I would assume this question involves an inductive hypothesis.

  1. Show $n=1$ is true.
  2. Assume that if $n$ is replaced by $k$, the sum of the degrees in the interior angles of a polygon with $k$ sides is $180(n-2)$.
  3. Assuming the assumption is true, I want to show that when $n=k+1$ that the sum of the degrees in the interior angles of a polygon with $k+1$ sides is $180((k+1)-2)$.

Problem I'm having is that what do i set $180((k+1)-2)$ to?


2 Answers 2


There is some confusion on your induction.

  1. $n=1$ does not make sense, since polygons have at least 3 sides (a triangle).

  2. This step, although not really wrong, is unnecessary. You are simply renaming $n$ as $k$.

  3. This is ok, might you should be careful when renaming $n=k$ in step 2 (I'm being somewhat pedantic here).

Induction works as follows: take a property $P(n)$ about natural numbers (for example, "$n$ is even", or "The sum of the inner angles of any polygon with $n$ sides is $180^o(n-2)$"), which might be true or false. Fix a number $M$. Then we prove

  1. $P(M)$ is true.
  2. If $P(n)$ is true for some $n$, then $P(n+1)$ is true.

And the induction principle says that $P(n)$ is true for all $n\geq M$. In your case you need to show.

  1. The sum of the angles of any 3-sided polygon (a triangle) is $180^o$.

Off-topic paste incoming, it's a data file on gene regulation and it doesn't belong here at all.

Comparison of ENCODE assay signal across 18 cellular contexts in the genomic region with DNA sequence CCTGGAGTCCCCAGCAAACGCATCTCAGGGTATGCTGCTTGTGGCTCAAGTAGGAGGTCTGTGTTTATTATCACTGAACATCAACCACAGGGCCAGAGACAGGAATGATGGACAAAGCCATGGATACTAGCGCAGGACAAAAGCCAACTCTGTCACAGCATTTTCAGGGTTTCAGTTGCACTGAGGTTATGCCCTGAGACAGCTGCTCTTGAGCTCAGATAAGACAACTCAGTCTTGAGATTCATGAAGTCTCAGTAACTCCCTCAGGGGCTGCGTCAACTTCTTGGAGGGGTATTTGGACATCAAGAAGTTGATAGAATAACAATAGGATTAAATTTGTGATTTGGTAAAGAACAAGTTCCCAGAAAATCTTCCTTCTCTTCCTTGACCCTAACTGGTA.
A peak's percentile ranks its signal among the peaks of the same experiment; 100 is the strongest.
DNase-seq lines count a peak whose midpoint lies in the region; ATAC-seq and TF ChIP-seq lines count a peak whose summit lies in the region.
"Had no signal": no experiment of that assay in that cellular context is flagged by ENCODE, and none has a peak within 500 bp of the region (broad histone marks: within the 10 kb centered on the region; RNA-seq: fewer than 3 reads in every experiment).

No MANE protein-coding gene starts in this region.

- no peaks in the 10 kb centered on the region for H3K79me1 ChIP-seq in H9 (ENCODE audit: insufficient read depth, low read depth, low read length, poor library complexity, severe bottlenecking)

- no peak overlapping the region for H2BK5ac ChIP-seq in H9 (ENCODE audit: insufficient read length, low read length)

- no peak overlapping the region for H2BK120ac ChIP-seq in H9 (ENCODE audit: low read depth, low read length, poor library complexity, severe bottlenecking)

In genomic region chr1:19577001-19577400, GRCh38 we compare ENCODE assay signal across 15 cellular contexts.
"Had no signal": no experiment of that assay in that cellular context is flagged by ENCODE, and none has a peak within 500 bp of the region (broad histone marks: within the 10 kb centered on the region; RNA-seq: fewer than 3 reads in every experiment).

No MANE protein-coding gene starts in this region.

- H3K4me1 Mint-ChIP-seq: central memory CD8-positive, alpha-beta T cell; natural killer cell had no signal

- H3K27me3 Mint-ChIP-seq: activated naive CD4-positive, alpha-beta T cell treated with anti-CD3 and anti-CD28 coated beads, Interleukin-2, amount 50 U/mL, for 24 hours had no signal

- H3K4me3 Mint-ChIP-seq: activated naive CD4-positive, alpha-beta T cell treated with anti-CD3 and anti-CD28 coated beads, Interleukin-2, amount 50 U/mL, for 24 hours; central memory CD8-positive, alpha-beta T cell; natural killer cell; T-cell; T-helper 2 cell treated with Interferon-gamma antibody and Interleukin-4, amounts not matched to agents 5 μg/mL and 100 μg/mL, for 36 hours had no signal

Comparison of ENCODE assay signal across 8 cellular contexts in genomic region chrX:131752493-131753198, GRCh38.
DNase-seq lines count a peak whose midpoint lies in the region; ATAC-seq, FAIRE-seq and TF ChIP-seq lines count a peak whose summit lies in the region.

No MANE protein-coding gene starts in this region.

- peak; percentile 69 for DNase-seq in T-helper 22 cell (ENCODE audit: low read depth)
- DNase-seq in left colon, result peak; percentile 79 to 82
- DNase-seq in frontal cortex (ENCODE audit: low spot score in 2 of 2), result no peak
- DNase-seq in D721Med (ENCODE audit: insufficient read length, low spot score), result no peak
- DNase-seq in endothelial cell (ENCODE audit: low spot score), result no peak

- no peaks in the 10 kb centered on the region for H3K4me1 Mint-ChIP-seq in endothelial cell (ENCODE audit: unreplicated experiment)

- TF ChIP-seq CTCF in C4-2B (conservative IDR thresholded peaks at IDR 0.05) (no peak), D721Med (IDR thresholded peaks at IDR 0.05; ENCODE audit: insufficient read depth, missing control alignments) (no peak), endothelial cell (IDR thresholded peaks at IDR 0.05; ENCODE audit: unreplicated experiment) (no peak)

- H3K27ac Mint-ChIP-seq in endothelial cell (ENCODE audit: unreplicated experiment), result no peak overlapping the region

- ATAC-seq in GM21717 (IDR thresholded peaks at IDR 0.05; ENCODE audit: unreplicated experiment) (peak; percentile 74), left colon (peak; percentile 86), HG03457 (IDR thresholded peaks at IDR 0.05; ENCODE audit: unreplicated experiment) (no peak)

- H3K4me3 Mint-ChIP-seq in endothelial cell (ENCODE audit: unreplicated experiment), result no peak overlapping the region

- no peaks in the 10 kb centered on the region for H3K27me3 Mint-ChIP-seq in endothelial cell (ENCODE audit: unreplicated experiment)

2. Assume that the sum of the angles of any polygon of $n$ sides is $180^o(n-2)$. Then we need to show that the sum of the angles of any polygon of $n+1$ sides is $180^o(n-1)$.

To prove $2$, start with a polygon $P$ of $n+1$ sides. You need somehow to use the hypothesis, that is, make a polygon of $n$ sides appear, and calculate the angles somehow. You should do this by yourself.

  • $\begingroup$ I've tried using the hypothesis to prove. What I did was using the hypothesis on $n+1$ by substituting $n$ with $180^o(n-2)$. That would leave me with $180^o(n-2)+1$=$180^o(n-1)$. Somehow, I still can't get them to equal. Am I doing something wrong? $\endgroup$
    – nyorkr23
    May 1, 2016 at 4:49
  • $\begingroup$ @nyorkr23 Let's say you do know that the sum of the angles on a triangle is $180^o$. Only using this, try to prove that the sum of the angles of a square is $360^o$. Then try to do the same with a pentagon, hexagon, etc... You will probably come with a procedure which works on all polygons, where you "simplify" the problem of calculating the sum of angles to calculating the sum of angles on smaller polygons (which you then know how to do). $\endgroup$ May 1, 2016 at 5:21
  • $\begingroup$ There are other more direct ways (instead of induction) to prove the claim. $\endgroup$
    – Mick
    May 1, 2016 at 15:08

My understanding of math induction, is that you first show the initial case is true. Then you show that any generic place chosen after that, automatically leads to the next case in the sequence. It is sort of like dominoes, once the first one falls, all the others must then fall in sequence. So, here is what I am thinking. The initial case is a triangle, n = 3. We need to show that for the general case, the next figure in the sequence is 180 more than the previous, ie: D(n+1) = D(n)+180 = 180(n-2)+180

D(n) = 180(n-2)

  1. D(3) = 180 (3-2) = 180 (1) = 180

  2. D(n) = 180 (n-2)

    D(n+1) = 180((n+1)-2) = 180(n+1-2) = 180(n-2+1) = 180(n-2)+180

I have to be honest here, math induction was never my strong suit. Perhaps someone who knows it better can give some input on my work.


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